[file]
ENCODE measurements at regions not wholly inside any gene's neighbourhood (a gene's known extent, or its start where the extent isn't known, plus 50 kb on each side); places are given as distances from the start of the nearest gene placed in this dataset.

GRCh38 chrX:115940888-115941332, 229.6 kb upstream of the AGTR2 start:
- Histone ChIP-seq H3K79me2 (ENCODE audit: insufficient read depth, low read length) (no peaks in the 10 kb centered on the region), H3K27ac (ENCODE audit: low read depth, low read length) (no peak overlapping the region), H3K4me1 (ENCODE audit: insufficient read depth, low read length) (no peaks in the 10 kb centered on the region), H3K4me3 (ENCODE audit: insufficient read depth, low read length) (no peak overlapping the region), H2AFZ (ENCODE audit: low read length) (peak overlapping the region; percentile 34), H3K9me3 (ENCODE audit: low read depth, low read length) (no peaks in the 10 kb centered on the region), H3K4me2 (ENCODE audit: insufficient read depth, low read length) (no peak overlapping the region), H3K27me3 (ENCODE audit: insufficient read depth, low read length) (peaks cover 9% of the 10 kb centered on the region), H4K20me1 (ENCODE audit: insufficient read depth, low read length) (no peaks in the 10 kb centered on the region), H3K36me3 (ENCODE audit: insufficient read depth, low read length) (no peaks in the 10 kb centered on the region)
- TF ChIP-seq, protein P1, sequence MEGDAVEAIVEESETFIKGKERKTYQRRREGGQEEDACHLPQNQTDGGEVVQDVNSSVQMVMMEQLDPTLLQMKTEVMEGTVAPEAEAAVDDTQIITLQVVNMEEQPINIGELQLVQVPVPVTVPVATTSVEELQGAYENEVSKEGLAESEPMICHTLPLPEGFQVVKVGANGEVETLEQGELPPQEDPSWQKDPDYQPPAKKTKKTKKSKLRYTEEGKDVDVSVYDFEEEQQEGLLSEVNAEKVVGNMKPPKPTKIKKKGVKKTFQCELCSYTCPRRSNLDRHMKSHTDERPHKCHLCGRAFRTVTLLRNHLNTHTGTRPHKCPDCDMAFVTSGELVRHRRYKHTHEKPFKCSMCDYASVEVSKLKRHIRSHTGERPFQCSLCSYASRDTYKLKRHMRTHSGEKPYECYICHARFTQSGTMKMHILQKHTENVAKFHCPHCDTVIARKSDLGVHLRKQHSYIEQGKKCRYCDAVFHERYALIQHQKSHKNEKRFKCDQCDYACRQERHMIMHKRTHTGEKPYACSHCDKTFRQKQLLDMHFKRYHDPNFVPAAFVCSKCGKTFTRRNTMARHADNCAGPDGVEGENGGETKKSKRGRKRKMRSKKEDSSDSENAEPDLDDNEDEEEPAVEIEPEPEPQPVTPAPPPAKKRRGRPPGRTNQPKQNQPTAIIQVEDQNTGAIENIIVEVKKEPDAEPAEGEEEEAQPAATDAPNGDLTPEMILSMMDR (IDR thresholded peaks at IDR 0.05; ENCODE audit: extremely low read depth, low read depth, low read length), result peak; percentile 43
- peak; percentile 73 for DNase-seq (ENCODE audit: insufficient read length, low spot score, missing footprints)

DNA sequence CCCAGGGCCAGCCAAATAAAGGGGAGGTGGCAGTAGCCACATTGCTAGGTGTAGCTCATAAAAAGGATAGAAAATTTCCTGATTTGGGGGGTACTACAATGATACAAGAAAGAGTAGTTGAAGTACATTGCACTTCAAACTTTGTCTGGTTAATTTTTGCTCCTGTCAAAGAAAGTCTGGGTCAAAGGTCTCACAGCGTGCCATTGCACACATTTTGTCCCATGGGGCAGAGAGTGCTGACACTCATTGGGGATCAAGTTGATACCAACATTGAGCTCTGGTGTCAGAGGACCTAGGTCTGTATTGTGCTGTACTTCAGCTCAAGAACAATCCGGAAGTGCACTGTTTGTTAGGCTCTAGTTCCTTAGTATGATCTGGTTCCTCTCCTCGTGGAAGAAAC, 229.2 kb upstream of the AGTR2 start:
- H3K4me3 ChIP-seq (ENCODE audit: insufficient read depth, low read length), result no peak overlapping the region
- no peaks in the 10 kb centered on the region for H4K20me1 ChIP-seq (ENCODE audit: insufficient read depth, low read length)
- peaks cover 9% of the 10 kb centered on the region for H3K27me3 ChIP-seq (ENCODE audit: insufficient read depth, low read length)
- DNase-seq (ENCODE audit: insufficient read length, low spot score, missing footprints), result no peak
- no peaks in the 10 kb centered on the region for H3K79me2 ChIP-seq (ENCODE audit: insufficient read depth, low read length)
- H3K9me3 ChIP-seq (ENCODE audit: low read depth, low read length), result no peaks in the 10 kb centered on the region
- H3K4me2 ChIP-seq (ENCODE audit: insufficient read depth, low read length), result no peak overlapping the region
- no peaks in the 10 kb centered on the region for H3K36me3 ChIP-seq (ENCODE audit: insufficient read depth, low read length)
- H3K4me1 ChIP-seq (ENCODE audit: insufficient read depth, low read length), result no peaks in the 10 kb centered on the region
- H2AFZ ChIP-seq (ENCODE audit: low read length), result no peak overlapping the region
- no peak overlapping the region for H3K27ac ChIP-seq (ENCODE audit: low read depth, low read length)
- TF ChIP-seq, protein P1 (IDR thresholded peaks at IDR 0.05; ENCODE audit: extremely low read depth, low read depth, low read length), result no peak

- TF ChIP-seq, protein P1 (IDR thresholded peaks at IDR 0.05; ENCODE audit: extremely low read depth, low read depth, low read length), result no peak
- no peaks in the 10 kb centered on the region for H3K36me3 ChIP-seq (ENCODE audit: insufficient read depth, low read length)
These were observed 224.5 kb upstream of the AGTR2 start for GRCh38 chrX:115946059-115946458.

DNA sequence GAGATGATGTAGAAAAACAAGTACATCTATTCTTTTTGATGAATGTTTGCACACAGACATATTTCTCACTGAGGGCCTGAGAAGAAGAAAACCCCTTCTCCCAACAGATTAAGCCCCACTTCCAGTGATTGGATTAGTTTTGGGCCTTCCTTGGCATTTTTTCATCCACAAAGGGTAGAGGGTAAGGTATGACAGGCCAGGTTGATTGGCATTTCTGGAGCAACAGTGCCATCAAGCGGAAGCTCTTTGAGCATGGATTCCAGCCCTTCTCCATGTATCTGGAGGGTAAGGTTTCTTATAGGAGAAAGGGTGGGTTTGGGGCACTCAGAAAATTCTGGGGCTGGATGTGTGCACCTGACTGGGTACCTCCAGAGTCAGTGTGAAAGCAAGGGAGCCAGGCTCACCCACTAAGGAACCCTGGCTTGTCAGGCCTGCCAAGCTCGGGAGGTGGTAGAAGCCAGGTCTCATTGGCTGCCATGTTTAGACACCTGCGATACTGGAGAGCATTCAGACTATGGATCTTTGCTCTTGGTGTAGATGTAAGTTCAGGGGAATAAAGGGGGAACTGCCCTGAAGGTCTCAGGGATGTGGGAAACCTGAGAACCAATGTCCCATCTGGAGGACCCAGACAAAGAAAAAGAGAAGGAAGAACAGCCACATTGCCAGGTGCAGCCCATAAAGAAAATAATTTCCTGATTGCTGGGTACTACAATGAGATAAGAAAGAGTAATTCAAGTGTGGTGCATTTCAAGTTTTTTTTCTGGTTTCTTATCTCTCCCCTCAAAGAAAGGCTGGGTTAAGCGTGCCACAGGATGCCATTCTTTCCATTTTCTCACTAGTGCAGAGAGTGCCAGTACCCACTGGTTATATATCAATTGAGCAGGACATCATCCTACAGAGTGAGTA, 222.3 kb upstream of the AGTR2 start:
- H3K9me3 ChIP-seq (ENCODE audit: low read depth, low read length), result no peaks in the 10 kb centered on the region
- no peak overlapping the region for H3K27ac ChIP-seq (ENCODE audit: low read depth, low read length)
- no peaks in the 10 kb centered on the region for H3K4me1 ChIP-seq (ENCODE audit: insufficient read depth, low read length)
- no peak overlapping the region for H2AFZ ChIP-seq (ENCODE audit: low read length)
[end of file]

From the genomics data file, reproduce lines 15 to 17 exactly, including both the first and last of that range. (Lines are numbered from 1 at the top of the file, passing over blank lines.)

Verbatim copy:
- H3K4me1 ChIP-seq (ENCODE audit: insufficient read depth, low read length), result no peaks in the 10 kb centered on the region
- H2AFZ ChIP-seq (ENCODE audit: low read length), result no peak overlapping the region
- no peak overlapping the region for H3K27ac ChIP-seq (ENCODE audit: low read depth, low read length)